Boris Johnson, a leading proponent of Brexit in the 2016 referendum, will take over as the next UK prime minister. Mr. Johnson has pledged that the UK will leave the EU as scheduled on 31 October, with or without a deal. Johnson’s win over rival Jeremy Hunt, the foreign secretary, was widely expected. As a result, the market reaction was muted with sterling, 10year yields, and the FTSE 100 all little changed from levels prior to the announcement. But sterling has been the weakest G10 currency over the past three months versus the US dollar on rising concern over the possibility of a no-deal Brexit.
What comes next?
The market is now pricing a roughly 50% chance of a no-deal Brexit, based on our estimates. Concerns about a no-deal exit have increased as the new PM has repeatedly promised to leave the EU without a deal if a satisfactory agreement can’t be reached. In addition, EU officials – including newly elected Commission President Ursula von der Leyen – have indicated that there is no room for compromise on major sticking points, including the Northern Ireland backstop. The incoming EU Commission president has also indicated she wouldn’t stand in the way of an extension of Brexit day.
We do not believe it is possible to forecast the ultimate outcome of the Brexit process, and we don’t attempt to do so. But we believe that in the shortterm the market is overstating the risk of a no-deal Brexit.
Even if Prime Minister Johnson is willing to countenance a no-deal exit, he faces various barriers. The Conservative Party currently lacks a majority in parliament to push through its preferred option. The party itself is not united, with several leading lawmakers – such as Dominic Grieve, the former attorney general – opposed to a no-deal Brexit. Mr. Grieve has said he would be willing to vote against the government in a vote of no-confidence if Mr. Johnson pushes for a no-deal Brexit. Other Conservative MPs have also suggested as much, and more are likely to follow. Few members of the opposition Labour Party could be expected to support a no-deal Brexit either, and the party leadership is now committed to a new referendum.
In short, the prime minister is changing, but the composition of the House of Commons and its speaker, John Bercow, are not. The majority of British MPs have, and continue to, express their opposition to leaving the EU without a deal. Moreover, the speaker of the Commons has a shown a willingness to be flexible with parliamentary procedure in order to let MPs have their say on this topic. Thus, notwithstanding Mr. Johnson’s claimed desire to leave the EU on the 31 October “deal or no-deal”, we believe that MPs with the help of the speaker will prevent him from doing so. Should Mr. Johnson attempt to pursue a “no deal”, we believe that this would via one route or another, lead to a general election.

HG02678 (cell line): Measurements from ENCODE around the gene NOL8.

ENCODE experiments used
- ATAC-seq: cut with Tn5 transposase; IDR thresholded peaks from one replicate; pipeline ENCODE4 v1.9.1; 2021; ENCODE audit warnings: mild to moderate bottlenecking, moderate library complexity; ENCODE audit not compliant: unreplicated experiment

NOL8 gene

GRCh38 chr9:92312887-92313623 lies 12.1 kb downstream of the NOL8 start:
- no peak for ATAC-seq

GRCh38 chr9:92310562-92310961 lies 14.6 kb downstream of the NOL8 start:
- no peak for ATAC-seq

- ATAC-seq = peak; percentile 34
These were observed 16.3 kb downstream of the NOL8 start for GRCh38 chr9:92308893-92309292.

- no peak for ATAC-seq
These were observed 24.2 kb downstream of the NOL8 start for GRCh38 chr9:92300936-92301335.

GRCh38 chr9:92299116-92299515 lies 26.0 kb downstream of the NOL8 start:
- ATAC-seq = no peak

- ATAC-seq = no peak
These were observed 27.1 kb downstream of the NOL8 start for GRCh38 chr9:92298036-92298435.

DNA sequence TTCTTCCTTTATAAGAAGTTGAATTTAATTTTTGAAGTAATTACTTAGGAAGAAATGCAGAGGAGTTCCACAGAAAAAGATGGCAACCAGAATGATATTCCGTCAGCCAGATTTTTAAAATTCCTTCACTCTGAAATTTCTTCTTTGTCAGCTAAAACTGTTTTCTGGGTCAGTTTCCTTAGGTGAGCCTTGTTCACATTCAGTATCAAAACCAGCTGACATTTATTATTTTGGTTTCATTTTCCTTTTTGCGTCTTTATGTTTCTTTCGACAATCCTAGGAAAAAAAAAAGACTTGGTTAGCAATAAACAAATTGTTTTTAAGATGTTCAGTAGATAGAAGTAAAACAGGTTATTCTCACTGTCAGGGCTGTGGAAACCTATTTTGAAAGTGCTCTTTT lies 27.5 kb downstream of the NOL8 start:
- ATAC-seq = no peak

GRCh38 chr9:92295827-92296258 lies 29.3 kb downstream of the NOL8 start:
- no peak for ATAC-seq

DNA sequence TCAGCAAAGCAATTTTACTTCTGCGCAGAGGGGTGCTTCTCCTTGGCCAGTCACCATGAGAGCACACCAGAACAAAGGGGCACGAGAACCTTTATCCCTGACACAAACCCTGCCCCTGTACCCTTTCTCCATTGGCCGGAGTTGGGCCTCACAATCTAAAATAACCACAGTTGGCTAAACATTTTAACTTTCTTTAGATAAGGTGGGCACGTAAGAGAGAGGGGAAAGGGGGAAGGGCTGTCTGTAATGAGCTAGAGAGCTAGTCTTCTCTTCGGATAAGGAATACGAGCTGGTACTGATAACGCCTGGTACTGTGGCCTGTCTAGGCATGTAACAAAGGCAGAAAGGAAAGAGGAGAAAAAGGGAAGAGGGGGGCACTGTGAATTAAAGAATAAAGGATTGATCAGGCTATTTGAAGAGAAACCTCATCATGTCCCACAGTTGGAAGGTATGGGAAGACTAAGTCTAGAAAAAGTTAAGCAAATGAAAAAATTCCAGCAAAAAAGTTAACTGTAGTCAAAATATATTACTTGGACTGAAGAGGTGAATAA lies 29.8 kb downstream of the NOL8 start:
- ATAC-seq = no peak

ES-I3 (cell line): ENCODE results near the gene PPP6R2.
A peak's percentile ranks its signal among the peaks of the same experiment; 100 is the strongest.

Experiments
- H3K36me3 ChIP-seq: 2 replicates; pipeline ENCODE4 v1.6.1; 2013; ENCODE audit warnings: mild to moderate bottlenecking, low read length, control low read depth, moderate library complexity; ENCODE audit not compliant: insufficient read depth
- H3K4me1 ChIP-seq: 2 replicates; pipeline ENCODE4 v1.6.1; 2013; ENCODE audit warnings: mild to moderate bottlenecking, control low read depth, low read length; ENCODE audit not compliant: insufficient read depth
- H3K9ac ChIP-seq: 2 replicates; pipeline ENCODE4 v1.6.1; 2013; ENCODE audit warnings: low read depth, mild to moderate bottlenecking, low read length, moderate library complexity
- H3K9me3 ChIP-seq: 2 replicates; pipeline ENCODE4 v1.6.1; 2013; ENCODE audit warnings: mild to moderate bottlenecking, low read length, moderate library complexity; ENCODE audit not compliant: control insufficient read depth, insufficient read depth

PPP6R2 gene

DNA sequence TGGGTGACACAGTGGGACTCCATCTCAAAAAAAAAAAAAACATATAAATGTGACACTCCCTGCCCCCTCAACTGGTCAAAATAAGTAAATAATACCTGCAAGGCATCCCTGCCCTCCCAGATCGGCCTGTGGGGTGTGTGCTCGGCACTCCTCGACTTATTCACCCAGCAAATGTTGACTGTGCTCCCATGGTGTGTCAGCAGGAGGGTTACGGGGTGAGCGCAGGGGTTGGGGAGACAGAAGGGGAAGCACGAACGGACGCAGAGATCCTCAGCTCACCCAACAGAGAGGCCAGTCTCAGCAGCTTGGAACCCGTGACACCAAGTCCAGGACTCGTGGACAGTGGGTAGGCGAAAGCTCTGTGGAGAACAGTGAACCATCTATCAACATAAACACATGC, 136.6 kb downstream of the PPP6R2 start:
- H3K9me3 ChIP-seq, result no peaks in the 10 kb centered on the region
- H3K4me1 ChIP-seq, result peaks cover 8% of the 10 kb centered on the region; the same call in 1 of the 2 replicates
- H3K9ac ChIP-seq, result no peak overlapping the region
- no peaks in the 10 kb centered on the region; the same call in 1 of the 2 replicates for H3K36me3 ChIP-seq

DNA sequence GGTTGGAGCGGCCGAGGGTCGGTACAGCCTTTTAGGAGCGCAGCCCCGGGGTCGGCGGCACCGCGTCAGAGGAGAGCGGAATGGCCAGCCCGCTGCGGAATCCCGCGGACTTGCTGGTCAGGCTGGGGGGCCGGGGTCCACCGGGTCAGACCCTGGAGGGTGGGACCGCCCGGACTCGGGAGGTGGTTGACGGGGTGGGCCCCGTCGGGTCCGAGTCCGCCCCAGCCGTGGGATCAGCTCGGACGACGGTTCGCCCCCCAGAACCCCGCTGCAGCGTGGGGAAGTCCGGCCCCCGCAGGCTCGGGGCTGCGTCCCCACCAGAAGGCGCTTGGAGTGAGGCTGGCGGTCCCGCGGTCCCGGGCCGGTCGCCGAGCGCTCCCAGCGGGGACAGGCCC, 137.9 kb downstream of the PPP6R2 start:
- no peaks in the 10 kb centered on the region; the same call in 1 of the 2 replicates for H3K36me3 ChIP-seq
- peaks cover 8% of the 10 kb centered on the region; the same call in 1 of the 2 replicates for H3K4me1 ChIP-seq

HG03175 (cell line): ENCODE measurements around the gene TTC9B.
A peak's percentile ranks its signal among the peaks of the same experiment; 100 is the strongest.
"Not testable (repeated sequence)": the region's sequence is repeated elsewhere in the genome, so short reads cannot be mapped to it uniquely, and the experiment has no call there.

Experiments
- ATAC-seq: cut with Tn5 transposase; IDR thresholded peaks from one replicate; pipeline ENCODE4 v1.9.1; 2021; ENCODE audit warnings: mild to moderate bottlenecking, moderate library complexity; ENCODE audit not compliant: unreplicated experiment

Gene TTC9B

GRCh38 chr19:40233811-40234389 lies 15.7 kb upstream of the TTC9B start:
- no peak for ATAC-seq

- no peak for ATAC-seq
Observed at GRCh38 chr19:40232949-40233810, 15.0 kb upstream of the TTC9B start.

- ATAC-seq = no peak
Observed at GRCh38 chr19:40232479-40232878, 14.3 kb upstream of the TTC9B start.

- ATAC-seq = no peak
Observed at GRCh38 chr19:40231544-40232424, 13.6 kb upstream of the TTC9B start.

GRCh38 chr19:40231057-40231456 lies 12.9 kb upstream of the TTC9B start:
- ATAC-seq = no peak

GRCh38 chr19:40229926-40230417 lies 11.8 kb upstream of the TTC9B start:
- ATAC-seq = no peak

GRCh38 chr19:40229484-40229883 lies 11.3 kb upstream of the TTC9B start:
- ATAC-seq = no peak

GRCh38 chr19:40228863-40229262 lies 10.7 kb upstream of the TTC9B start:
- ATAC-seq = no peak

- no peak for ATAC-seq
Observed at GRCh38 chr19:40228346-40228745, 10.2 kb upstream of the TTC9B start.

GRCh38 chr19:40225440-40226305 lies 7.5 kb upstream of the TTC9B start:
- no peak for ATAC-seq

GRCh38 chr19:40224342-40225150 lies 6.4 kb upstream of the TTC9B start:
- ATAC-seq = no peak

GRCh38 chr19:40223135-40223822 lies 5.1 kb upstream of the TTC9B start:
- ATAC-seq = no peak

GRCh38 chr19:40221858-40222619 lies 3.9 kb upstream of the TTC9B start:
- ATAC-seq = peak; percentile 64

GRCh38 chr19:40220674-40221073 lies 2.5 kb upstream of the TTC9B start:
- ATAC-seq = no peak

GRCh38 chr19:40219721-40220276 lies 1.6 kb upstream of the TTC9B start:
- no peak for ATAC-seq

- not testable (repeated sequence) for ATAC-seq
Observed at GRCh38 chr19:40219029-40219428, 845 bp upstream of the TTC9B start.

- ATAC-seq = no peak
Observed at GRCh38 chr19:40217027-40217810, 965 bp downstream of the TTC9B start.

As such, while a no-deal Brexit remains possible over the longer term, our view is that the most likely path in the short term is for a further extension to the UK’s 31 October exit day, either due to a change in stance from PM Johnson, or in the case of a general election.
What does this means for investors?
As mentioned above, we do not believe investors should take strong positions based on forecasts of the final outcome of Brexit. But the current market pricing, which exaggerates the chances of a no-deal Brexit in the short term, creates an opportunity. At USD 1.24 the pound is now significantly below our fair value estimate of 1.59. Much of this is due to uncertainty surrounding Brexit. But notwithstanding the recent softening in economic data, the UK economy has been holding up and inflation is at the Bank of England’s target. Assuming the market adjusts to what we believe is a more realistic scenario for delay over the short term, we expect sterling to rally. As a result, we overweight the British pound versus the US dollar. For the longer term, we believe sterling would fall to USD 1.15 in the event of a no-deal Brexit, trend higher towards USD 1.35 in 12 months in the event of a continued delay, and rise toward USD 1.45 in the event that proceedings start to point to the UK remaining in the EU.
For stocks, we believe the long-term political uncertainty created by Brexit makes the UK relatively unattractive. We overweight EM dollar-denominated sovereign debt versus UK equities. UK stocks look increasingly attractively valued, with a 4.8% dividend yield. But while the UK was formerly seen as a conservative, lower risk market, prolonged Brexit uncertainties could lead to rising risk premiums. Returns in local currency terms could also be limited if the pound rallies. Emerging market US dollar-denominated sovereign bonds have a more favorable longer-term risk-return outlook, in our view, with spreads of around 335bps over US Treasuries.